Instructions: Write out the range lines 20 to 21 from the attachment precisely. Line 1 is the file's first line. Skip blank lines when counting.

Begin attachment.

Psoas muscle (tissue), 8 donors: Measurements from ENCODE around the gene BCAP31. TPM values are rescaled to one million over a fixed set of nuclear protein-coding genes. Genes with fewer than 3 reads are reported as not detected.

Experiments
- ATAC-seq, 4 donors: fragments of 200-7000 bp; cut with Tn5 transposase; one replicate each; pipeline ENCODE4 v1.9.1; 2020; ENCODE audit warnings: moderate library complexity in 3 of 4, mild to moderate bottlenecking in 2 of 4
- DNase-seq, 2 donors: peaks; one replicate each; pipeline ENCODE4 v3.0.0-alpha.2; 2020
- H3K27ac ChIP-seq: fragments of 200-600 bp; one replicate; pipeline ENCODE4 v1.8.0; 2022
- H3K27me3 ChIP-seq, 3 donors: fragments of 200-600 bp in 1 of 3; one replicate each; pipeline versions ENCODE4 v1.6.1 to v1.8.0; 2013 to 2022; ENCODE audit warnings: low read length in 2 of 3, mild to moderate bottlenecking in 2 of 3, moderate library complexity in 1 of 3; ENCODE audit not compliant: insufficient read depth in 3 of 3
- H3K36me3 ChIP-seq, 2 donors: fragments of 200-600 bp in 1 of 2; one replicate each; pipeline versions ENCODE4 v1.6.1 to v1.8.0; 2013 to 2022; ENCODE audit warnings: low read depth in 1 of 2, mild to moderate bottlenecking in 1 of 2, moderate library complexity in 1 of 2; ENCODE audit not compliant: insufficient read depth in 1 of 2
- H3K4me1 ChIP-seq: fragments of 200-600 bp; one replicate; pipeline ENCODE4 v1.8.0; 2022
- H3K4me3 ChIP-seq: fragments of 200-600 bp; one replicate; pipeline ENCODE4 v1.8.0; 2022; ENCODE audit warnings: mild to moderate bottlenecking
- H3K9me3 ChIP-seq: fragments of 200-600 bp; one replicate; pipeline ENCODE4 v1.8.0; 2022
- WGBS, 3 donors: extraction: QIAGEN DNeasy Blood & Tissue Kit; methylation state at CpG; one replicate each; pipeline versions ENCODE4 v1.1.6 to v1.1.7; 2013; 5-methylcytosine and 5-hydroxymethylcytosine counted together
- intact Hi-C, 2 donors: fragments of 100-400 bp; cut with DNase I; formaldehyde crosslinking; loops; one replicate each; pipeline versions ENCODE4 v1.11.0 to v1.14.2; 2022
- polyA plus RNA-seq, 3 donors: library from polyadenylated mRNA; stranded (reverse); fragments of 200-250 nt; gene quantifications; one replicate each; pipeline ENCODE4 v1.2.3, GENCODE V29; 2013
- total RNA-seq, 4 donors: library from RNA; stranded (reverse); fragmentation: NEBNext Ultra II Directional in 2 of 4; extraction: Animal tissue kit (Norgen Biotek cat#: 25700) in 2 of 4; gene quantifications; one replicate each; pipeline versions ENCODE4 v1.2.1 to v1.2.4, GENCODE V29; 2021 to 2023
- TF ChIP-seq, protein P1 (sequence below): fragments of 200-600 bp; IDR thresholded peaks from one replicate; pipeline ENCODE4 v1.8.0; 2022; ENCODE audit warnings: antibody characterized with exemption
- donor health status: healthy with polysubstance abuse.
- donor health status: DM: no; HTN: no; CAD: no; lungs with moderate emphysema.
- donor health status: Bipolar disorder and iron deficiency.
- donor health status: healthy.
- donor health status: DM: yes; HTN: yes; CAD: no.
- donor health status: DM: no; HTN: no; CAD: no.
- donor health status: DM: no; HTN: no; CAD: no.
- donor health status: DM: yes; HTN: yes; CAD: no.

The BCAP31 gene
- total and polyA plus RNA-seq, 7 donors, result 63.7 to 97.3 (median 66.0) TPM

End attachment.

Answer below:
- donor health status: DM: yes; HTN: yes; CAD: no.
- donor health status: DM: no; HTN: no; CAD: no.